Bad-news-bears Skip: You guys. You lollygag the ball around the infield. You lollygag your way down to first. You lollygag in and out of the dugout. You know what that makes you? Larry!
Larry: Lollygaggers!
Skip: Lollygaggers.

I wasn’t an athletic kid. Sure, I played a few seasons of little league, but I was so bad, and my confidence was so shaken, that I spent most of my time feigning migraines and moping about the dugout. Those seasons, in hindsight, seem more romantic now—the beat-up glove and wooden bat, the brand-new pair of shoes. It was a moment in the sun and it burned me accordingly. It instilled in me an early sense of failure and doubt, which, for the record is the opposite of what it had promised.

I realize now that a lot of what I accepted as goofiness wasn’t really my fault. I was tall and skinny and had the coordination of a one-legged drunk. You couldn’t see me if I turned sideways. My legs went up to my neck, a breeze could knock me over, and my mother forced me to get a perm, which isn’t really relevant but still fucked up.

Luckily, for me, I had other strengths to fall back on and I made it through my childhood nearly intact. By the time I finished high school I was actually becoming quite the sports fan and could spend an afternoon shooting hoops or tossing around the football without looking like a total schmuck. Of course, I had missed the years of coaching and development that my peers had, but I had fun and I was no longer embarrassed.

This just in, being a kid is harder than it looks.

And so I was little hesitant when my son expressed interest in playing baseball. By interest I mean that the neighbor mentioned it to me and the boy wasn’t against it. The neighbor was the coach and by the time we had our first practice I would be his assistant.

Why? Because baseball is what happens between yesterdays and a good stretch, and watching a little league game is like watching children act out poetry. A boy in a ball field just feels right.

I couldn’t help myself, and it wasn’t long before the old fears became new again—I was afraid that I’d look like an idiot some 30 years later. I was afraid that my son would be just like me. I was afraid of not letting him try.

He had never played baseball. His two visits to Dodger Stadium had seen the game overshadowed by hot dogs and cotton candy. All he knew of bases consisted of Hoth and Echo and random games of tag. He had a used glove that he hadn’t worn in over a year—the last time I had tried to engage him in a game of catch, and the last time he had made it clear that he didn’t find it fun. I promised myself that he would not feel the pangs I once had.

The other coaches showed up with bags of bats and balls. I showed up with baggage and a box of granola bars.

This… is a simple game. You throw the ball. You hit the ball. You catch the ball.

Practice started on a sunny morning on cool, green grass. The team practiced this and they practiced that. The coach coached and I assisted, and in doing so I learned things about the game I had never known. Turns out I had never been taught proper fundamentals and technique despite three years of showing up to do so. I felt the stirring of confidence in a hole long left empty. I felt ghosts slowly fade away.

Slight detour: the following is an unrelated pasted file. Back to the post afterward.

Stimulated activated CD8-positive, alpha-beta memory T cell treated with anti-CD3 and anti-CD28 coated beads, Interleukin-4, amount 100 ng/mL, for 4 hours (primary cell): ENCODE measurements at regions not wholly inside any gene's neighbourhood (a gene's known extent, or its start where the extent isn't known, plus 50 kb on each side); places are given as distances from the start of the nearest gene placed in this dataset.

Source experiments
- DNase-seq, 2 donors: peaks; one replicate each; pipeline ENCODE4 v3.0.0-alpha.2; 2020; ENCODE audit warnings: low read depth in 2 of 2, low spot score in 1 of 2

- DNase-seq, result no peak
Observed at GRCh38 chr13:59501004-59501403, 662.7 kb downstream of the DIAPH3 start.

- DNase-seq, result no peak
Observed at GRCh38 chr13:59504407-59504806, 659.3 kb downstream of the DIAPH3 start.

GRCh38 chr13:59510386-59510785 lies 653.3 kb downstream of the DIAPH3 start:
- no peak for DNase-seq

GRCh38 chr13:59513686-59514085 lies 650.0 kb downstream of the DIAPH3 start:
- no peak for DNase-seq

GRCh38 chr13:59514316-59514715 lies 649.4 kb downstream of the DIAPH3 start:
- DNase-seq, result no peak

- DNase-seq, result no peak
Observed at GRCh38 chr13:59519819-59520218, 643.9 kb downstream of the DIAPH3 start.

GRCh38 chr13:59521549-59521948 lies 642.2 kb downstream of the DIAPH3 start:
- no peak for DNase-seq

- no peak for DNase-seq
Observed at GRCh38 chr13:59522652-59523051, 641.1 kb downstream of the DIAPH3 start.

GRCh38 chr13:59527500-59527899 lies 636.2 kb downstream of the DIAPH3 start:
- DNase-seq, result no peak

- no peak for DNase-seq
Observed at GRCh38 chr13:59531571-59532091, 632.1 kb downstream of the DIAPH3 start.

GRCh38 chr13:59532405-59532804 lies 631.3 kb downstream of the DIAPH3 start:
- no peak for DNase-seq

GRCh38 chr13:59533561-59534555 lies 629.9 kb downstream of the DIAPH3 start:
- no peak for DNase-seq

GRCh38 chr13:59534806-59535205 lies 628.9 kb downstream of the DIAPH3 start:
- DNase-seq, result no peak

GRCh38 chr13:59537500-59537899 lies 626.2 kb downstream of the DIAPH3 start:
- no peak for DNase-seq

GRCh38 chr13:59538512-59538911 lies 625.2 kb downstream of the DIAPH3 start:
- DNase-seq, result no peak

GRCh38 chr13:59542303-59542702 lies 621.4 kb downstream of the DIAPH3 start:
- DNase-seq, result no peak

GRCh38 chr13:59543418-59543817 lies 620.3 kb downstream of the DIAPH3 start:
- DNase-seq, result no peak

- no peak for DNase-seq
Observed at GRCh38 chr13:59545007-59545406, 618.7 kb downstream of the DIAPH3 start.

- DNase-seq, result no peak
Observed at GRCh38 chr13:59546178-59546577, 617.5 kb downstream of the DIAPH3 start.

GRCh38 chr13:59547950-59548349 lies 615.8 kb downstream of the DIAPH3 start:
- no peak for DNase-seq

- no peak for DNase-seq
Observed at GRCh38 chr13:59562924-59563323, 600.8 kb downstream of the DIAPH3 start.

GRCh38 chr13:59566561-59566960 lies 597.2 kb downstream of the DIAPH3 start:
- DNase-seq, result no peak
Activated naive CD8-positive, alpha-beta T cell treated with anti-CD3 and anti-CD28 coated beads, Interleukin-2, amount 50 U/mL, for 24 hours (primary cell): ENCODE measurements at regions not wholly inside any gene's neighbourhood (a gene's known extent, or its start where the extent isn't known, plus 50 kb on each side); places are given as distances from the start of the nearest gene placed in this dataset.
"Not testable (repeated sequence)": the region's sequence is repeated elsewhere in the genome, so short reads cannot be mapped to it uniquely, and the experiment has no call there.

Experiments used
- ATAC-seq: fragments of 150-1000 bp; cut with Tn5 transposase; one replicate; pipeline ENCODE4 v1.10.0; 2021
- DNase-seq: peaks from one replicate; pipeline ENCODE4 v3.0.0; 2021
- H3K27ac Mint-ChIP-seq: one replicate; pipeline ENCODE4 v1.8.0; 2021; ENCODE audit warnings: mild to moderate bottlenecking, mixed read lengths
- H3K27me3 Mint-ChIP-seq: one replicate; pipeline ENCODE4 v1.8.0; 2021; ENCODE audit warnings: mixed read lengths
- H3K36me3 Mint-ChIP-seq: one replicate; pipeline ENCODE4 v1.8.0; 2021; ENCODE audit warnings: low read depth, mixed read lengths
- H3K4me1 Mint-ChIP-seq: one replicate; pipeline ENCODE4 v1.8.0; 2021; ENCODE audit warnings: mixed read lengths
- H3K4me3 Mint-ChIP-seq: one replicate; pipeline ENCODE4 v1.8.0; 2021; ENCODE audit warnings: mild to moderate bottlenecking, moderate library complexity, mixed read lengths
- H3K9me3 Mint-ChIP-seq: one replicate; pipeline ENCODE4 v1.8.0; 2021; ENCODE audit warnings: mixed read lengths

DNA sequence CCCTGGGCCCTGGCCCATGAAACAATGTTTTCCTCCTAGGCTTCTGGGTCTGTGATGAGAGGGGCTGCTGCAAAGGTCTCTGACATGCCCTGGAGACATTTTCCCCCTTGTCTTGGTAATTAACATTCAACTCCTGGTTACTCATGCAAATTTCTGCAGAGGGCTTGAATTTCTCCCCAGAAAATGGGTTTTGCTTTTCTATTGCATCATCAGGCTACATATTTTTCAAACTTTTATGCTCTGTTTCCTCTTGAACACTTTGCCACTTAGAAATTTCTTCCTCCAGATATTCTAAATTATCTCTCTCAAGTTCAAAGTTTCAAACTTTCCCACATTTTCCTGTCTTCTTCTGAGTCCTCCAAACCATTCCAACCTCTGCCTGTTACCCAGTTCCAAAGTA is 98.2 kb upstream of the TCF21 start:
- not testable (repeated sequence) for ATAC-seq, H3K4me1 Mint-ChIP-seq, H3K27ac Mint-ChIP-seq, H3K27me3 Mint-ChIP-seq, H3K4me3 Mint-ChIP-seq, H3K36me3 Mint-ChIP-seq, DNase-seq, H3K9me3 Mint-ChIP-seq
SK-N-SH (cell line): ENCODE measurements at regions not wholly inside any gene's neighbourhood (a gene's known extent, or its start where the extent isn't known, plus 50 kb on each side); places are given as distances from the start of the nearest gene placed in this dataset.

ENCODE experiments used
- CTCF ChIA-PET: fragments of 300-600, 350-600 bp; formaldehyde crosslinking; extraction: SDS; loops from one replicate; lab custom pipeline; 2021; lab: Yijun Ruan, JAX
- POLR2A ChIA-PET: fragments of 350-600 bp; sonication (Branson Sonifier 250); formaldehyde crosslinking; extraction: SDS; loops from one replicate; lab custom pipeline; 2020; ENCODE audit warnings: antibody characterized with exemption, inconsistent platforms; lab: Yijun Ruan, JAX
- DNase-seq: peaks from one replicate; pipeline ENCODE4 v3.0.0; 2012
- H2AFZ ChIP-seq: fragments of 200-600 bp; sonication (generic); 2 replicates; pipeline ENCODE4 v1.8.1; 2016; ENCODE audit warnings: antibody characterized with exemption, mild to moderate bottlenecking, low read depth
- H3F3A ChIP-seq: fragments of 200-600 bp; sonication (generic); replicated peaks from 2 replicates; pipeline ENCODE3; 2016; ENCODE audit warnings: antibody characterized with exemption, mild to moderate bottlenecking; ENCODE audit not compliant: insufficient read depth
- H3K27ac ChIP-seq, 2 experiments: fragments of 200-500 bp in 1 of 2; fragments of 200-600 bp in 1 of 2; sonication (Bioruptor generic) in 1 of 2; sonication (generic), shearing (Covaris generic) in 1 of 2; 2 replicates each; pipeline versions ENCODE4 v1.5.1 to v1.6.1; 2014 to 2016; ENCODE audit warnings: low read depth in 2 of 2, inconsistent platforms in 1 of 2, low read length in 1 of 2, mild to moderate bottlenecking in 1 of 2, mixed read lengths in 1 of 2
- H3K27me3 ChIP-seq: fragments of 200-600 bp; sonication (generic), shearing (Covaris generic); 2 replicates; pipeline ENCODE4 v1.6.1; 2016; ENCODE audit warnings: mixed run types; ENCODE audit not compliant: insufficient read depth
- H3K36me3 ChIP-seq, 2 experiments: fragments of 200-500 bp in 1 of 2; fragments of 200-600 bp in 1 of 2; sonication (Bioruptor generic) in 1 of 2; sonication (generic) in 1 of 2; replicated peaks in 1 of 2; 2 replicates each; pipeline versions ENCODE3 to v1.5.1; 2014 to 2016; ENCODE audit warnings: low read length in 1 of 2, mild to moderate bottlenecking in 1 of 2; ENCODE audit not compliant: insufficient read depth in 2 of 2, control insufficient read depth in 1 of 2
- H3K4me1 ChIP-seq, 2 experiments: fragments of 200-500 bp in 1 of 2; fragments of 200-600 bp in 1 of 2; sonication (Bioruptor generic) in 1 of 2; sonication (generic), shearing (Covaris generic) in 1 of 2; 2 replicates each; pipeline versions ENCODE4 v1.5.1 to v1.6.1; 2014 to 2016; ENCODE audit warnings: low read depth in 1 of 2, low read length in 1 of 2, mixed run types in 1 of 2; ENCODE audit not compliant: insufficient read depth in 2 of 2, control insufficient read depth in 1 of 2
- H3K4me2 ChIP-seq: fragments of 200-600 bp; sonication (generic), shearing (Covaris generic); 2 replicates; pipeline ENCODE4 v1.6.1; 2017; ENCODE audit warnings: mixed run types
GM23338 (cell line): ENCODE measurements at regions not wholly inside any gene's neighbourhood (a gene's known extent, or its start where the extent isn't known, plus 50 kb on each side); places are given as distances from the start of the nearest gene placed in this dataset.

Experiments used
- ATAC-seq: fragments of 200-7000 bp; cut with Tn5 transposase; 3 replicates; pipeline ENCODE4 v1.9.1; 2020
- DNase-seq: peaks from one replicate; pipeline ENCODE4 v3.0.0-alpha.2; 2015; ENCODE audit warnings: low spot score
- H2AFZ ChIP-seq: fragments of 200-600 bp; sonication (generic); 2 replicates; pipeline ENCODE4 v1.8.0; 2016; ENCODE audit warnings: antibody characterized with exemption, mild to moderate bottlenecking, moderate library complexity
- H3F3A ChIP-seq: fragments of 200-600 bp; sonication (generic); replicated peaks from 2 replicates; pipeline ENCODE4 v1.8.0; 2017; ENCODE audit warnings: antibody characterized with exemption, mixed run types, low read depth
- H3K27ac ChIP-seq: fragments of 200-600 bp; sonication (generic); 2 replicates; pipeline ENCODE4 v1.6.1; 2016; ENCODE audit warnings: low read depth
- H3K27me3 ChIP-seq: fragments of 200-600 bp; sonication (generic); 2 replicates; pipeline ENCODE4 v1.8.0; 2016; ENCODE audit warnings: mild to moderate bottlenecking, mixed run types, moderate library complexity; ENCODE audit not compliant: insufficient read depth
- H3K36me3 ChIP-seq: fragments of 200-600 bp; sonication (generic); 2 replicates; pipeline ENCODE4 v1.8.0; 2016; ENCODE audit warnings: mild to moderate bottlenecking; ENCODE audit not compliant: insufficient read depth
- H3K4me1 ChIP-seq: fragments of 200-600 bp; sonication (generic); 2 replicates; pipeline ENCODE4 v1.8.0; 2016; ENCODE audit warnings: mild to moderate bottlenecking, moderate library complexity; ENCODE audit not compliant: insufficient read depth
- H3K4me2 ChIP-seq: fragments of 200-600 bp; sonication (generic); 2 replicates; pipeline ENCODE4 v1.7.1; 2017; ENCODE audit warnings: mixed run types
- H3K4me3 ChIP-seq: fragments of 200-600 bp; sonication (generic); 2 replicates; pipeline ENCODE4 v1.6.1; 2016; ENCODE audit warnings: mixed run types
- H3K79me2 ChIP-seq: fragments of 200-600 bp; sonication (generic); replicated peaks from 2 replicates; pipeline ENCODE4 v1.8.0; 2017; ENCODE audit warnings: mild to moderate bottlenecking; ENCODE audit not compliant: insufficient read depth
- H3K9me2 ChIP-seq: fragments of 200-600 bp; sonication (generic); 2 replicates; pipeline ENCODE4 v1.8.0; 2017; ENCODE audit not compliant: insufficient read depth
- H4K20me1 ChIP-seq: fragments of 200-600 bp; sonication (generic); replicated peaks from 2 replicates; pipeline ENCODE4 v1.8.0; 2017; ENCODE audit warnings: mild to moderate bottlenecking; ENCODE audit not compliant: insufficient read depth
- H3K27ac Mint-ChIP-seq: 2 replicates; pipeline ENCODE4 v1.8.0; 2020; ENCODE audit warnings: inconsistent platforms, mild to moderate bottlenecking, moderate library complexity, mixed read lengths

Walt Whitman once said, “I see great things in baseball. It’s our game, the American game. It will repair our losses and be a blessing to us.”

You can look it up.

My son took the field and he threw the ball. He hit the ball. He caught the ball. He rounded third and headed for home, a blue-eyed handsome boy.

On a sunny morning I stood on cool, green grass and felt my losses repaired. It was our game and a blessing to us.

A group of boys ran by me, my son among them. They smiled and laughed and turned left along the baseline.

There wasn’t a lollygagger in the bunch.

Rawlings_baseball

 

__________________________

With apologies to Bull Durham and John Fogerty.

A version of this post first appeared in 2010 on DadCentric

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Stuff I Did Recently

We went to a baseball game on Memorial Day. We cheered for the Mariners, but dressed for the Twins. Apparently. This photo was taken just moments before the boys ate their weight in cotton candy. Ah, sticky, sticky sugar.

We got there really early. Like 1973 if you judge a photo by its cover. Or whatever. What you’re seeing is batting practice back in yesterday.

The place was empty. I blame this on many factors, including a night game on a school night despite everyone having the day off, and also, the Mariners aren’t so good.

Don’t let their smug mugs fool you. They were having fun. Moose out front should have told you. I used that line A LOT.

This is the raccoon that eats our cat food.

And this is a red tricycle in a spring hail storm. I thought it looked like art.

Speaking of art, here is an interview I did with Zanger on The Life Portlandic where I talk about Seattle and allude to things in a deep and literate manner. It’s great fun!

Anyway, that’s what I’ve been doing. Where have you been?